Growing up, I have always been interested in cars. I could tell engines, models and makes apart just from the sound they made.
There aren't many things that excite me more than a Corvette with a roaring V8, or a Porsche 911 carving the tarmac of the Nürburgring.
Even now, my dream car is a 1967 Shelby GT500. But it is time for me to realise that I cannot make that dream a reality with a clear conscience.
My love for cars that purr and roar is not nearly as important as the climate crisis that we face.
Every year, human activity causes the emission of around 40 billion metric tonnes of 'carbon-dioxide equivalents' (CO2e).
According to the European Green Deal, carbon emissions from transportation account for approximately 30% of total greenhouse gas emissions.
Data from the International Energy Agency suggests that about 74.5% of those emissions come from road-going vehicles, resulting in approximately 7.9 billion metric tonnes of CO2e.
If all vehicles magically turned electric, then approximately one-fifth of all carbon emissions would vanish.
This harmful process is caused by the ignition of diesel or petrol fuel in an internal combustion engine.
The internal combustion engine ignites fuel in a chamber along with an oxidiser (most often oxygen from the atmosphere funnelled in through an air intake, but sometimes nitrous oxide), which in itself is the combustion.
This process creates carbon monoxide, which is then released through the exhaust into the air.
Carbon monoxide is a catalyst for chain reactions in the atmosphere that bond with oxygen molecules to form carbon dioxide.
Almost all road-going cars are powered by an internal combustion engine, although this number is slowly decreasing with the introduction and innovation of electric cars.
The process of powering an electric car is relatively simple—every car has a battery and an electric motor, and the battery powers the electric motor. The best part? They are zero-emission vehicles.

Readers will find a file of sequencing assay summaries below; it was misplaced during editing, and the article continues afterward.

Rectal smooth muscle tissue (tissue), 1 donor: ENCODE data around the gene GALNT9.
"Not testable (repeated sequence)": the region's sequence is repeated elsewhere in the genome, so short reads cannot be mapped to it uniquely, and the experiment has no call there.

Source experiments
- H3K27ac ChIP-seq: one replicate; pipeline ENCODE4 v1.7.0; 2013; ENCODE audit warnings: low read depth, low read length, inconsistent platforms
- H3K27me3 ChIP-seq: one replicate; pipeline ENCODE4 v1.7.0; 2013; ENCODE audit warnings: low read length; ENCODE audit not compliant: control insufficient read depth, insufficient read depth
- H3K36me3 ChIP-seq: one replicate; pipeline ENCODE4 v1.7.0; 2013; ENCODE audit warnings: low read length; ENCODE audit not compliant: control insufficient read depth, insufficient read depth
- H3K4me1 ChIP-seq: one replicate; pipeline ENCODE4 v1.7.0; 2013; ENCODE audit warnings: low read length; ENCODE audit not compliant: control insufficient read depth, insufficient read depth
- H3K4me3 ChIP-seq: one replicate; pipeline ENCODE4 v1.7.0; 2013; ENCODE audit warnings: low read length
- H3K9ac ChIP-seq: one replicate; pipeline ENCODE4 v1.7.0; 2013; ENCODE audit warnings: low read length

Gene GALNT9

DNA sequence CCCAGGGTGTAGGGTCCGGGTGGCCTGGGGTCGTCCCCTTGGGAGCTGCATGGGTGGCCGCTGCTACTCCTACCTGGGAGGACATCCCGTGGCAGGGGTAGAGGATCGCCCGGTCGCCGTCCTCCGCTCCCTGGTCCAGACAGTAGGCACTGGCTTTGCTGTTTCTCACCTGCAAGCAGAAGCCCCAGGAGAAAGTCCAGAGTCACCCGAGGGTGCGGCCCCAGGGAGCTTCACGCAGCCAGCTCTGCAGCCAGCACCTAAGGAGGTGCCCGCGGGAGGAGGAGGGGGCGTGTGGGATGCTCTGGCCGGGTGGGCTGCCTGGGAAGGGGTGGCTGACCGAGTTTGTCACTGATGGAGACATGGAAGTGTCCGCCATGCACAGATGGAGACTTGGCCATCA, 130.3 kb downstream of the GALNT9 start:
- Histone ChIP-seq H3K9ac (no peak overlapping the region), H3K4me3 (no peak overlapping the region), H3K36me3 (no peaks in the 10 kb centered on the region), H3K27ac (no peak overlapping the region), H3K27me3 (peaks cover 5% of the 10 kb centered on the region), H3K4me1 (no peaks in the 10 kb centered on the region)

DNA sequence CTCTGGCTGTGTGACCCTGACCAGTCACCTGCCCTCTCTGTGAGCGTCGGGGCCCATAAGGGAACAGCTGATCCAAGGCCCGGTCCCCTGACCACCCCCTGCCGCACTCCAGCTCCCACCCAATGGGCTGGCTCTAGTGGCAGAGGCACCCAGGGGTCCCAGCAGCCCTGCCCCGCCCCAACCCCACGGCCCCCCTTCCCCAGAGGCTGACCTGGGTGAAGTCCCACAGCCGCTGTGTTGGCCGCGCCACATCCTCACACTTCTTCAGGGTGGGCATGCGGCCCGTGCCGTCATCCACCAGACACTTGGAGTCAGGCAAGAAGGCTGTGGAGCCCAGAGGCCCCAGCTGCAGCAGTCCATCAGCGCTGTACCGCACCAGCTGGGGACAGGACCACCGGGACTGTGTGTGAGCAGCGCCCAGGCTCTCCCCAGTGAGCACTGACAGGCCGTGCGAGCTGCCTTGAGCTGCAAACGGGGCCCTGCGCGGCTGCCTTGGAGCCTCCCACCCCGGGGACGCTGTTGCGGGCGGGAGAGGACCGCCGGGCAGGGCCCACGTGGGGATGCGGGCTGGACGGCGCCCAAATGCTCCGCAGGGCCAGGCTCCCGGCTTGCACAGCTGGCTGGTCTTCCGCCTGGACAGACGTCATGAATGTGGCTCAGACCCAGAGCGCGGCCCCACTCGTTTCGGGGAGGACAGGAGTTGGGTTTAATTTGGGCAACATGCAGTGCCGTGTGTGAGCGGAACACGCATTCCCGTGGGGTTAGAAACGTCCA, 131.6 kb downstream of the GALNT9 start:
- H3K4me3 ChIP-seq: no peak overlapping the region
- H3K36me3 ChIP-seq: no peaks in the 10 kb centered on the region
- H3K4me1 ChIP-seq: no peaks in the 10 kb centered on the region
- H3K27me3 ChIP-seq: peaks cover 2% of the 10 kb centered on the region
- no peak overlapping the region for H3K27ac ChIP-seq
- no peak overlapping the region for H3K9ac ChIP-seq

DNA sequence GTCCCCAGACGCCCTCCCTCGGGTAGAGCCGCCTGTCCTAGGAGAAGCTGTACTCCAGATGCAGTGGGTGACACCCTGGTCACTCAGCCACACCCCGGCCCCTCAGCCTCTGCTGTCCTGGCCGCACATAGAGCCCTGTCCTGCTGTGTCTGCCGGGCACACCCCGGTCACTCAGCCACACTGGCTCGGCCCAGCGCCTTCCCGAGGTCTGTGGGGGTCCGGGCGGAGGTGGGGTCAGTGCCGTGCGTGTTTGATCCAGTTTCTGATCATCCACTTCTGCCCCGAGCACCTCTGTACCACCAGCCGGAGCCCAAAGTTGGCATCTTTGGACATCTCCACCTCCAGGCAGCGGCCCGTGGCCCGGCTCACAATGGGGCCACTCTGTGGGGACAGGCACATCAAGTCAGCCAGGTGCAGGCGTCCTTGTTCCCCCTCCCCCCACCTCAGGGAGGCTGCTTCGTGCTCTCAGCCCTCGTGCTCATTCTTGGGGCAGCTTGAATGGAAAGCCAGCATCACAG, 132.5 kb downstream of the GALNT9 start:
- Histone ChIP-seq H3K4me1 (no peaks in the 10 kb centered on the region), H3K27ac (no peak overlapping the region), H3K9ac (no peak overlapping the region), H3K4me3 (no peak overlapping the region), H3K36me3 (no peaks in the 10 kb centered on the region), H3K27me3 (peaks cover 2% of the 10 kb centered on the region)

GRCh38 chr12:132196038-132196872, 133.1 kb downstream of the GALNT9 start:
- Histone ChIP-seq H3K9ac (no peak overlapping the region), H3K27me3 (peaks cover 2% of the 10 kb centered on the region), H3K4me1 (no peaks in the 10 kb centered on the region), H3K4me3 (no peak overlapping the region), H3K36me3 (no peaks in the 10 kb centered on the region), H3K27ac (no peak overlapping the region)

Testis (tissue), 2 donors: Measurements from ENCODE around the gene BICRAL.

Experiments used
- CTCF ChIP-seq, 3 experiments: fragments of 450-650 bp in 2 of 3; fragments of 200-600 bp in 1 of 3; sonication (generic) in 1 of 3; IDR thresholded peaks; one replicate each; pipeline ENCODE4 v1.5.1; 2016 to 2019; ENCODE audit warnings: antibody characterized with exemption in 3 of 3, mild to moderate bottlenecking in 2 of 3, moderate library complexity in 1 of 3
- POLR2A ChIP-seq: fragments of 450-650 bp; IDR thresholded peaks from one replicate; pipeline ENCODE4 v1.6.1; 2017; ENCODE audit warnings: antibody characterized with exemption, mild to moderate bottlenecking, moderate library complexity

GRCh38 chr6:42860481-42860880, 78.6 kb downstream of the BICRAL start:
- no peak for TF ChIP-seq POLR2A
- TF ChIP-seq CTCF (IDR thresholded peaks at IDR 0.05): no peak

However, it is expensive to produce an all electric car. So, many manufacturers are producing hybrid vehicles, which combine an internal combustion engine and an electric motor.
Although this still results in the poisonous gas spewing out of vehicles, it is significantly lower than cars with only internal combustion engines.
On average, hybrid cars emit around half the amount of carbon monoxide than a car with an internal combustion engine.
Unfortunately, hybrid and electric vehicles only make up around 2% of the vehicles on the road across the globe.
However, sales of electrified vehicles are increasing, accounting for almost five% of the global market share in 2020, and almost 50% in some markets.
Governments around the world are enacting legislation to encourage the sale of hybrid and electric vehicles.
Many countries have specific tax laws which reduce the rate of taxation on hybrid vehicles in order to encourage the sales of these vehicles.
Even the Bangladeshi government continues to reduce the import duty on hybrid vehicles and electric vehicles with each passing year.
Many countries, including the United Kingdom, offer incentives to consumers who buy fully electric vehicles.
The British capital has implemented tolls on certain roads, called a congestion charge. However, if a car produces no carbon emissions, then they will not have to pay a toll.